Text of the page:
“There are details of the mission that should be disclosed privately. I would appreciate it if you would come downstairs to the Vanguard Ops room. I’ll brief you there.”
Oliver finally opened his eyes and sat up. Commander Zavala’s blue face mirrored his calm and amused tone of voice. He felt his jaw tighten and willed himself not to betray the annoyance he was beginning to feel at Zavala’s refusal to be baited. The officious Titan’s prim dedication to proper military protocol bothered Oliver. Why behave like the Tower was a military base or the Guardians were soldiers? Guardians were misfits, randomly recruited, strangely non-uniform in their outlook and approach to life. Yet Zavala seemed to like to pretend that he was running a unit of highly trained and disciplined troops who would execute his orders (and they were orders no matter how politely they were phrased) as if he had some actual authority.
In spite of his mutinous mindset, Oliver found himself walking side by side with the object of his mental scorn, out of his beloved sunlight and downstairs into the darkened Vanguard Ops room. Human and Frame Technicians worked around the periphery, occasionally looking up to exchange quiet words among themselves. They never glanced toward the center of the room, where the three legends habitually planned, argued, and passed down wisdom. Overall it was an atmosphere of quiet, busy reverence.
“Clear the room, please.” Commander Zavala’s voice didn’t rise above a conversational volume as he said those words, but the effect was immediate. The techs finished what they were doing, shut down their terminals, and filed out of the room.
“Wow,” said Oliver, his tone mock impressed, “can you make them dance as well?”
“I tried to get a line dance going the other day, but Ikora just couldn’t get the hang of the Monterey Turn.” This was from Cayde-6. The Hunter Exo didn’t look up from the displays on the table to deliver this particular witticism. Oliver knew Cayde well enough to catch the softballed rebuke underneath the joke. The message was: “Oliver, I smell the attitude coming off you from a kilometer away and I’m going to defuse your rudeness with humor that makes me look silly and takes the attention off you. But don’t push it.”
Oliver decided to shut up for a bit and listen. Cayde was a friend and it didn’t do to cross a friend. Especially a friend who was deadly with a sniper rifle at anything less than two and a half kilometers. Ikora Rey stood impassive at this byplay. The Warlock could have been mentally reviewing ancient literature, contemplating the Void, or actually paying attention to the conversation. Her face and posture betrayed absolutely nothing.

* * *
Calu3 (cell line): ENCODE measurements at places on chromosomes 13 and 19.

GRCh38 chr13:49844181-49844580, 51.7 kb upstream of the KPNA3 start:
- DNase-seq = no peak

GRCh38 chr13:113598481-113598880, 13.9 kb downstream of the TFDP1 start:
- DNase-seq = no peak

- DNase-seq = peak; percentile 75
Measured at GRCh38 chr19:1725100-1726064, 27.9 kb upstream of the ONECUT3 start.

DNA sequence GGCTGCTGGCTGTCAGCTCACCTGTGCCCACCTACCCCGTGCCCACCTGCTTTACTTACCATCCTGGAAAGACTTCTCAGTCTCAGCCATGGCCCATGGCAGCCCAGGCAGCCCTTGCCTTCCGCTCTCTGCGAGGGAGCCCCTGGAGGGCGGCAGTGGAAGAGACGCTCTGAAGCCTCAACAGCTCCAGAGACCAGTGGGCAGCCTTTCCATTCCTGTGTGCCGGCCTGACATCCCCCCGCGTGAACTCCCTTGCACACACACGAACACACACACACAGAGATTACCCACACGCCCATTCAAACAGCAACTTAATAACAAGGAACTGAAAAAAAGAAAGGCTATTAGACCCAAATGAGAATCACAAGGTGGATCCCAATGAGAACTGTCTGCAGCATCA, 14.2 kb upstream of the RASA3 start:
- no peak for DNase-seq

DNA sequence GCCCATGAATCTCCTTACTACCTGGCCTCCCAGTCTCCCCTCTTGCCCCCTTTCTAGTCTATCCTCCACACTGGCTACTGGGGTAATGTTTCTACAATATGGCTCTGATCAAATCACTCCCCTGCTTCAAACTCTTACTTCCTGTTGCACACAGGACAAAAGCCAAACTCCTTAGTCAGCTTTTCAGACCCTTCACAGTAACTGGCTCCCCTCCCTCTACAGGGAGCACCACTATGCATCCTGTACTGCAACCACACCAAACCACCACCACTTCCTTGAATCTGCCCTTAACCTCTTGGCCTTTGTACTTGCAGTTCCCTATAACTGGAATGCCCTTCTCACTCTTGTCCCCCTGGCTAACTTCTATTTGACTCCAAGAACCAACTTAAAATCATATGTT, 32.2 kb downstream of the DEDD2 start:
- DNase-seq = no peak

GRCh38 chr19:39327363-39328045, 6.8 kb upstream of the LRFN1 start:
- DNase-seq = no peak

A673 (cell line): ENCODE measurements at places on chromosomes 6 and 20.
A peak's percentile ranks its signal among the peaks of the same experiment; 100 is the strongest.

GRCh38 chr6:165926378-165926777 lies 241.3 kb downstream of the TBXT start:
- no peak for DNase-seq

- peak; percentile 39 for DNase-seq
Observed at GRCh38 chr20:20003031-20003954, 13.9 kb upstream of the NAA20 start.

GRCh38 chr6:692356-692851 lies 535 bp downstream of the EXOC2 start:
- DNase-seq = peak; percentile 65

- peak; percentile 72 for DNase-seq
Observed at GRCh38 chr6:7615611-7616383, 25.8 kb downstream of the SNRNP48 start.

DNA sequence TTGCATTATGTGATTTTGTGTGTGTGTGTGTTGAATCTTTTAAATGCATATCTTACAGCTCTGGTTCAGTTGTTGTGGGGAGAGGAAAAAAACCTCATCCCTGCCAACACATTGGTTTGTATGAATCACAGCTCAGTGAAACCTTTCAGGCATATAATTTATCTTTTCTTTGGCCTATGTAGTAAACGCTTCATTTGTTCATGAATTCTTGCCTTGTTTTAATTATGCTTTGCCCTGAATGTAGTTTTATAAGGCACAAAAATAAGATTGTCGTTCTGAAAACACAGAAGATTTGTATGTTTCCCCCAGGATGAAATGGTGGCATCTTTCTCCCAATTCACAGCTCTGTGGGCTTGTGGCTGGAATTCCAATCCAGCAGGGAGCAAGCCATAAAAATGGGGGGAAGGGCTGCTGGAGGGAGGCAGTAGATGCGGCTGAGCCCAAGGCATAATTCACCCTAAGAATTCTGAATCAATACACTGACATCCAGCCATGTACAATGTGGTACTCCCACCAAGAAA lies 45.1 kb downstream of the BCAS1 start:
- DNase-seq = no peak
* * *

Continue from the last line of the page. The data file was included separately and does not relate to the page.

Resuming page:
When the room was empty except for the four Guardians, Zavala pulled up a holographic display of the Dreadnaught and the current Vanguard assets in the volume surrounding that dark and deadly Hive ship. After a beat, the Titan began to speak. “The Queen of the Awoken, Mara Sov, disappeared along with her brother and retinue from this area after the Battle of Saturn. As you’ve heard, Oryx is no longer a factor in this system.” Zavala smiled tightly.
Actually, Oliver had done a good deal more than hear about that particular exploit, but who cared about details? “We have been collecting intelligence for some time about the Queen’s current whereabouts. All three of us are convinced that not even the remaining command structure at the Reef has a clear idea of Mara Sov’s current location. Neither do we.”
Zavala paused for a moment to see if Oliver had any questions. When Oliver nodded silently, Zavala continued. “There’s been a development that necessitates finding the Queen as soon as possible.”
“How do you know she’s still alive?” Oliver asked.
Zavala looked to Ikora Rey for the answer this question. “We managed to pick up traces of several quantum entangled communications bursts from the general area of the Dreadnaught after the weapon fired. The bursts were received and answered by someone or something on Europa.”
“Jupiter. That means The Nine,” Oliver interjected.
“Correct,” Ikora continued, “we know that the Queen made an alliance with The Nine during the Reef’s conflict with the House of Wolves. It’s our supposition that after the crippling battle at Saturn, she reached out to her old allies for assistance. Perhaps she had some contingency in place with The Nine for a situation such as this, but that’s just speculation. What we do know is there were only two forces out there at the time of the communications: the Hive and the Awoken, and the Hive don’t contact anyone at any time.”
“Unless you count world spanning inferno as a form of contact,” Cayde piped up.
Ikora’s lip twitched in a half smile. “I’m going to get one of my Sunsingers to show you what an inferno looks like if you interrupt me again, Cayde.” The Hunter Exo held up his hands in a pantomime of terror and then made a lip-zipping motion.
“Any idea what the messages said?”
“No,” Ikora answered, “because of the entanglement we can’t know for sure who was talking to who, or what they were talking about. There are references in Golden Age texts to decrypting quantum entangled communications, but that’s one more thing in a long list of technology we no longer have. It’s almost a miracle we were able to pick up the communication burst at all, among all the radiation and background noise from the battle.”
“Okay, so the mission is: find the Queen. What do you want me to do once I find her, and what is this ‘development’ that’s made finding her so important?”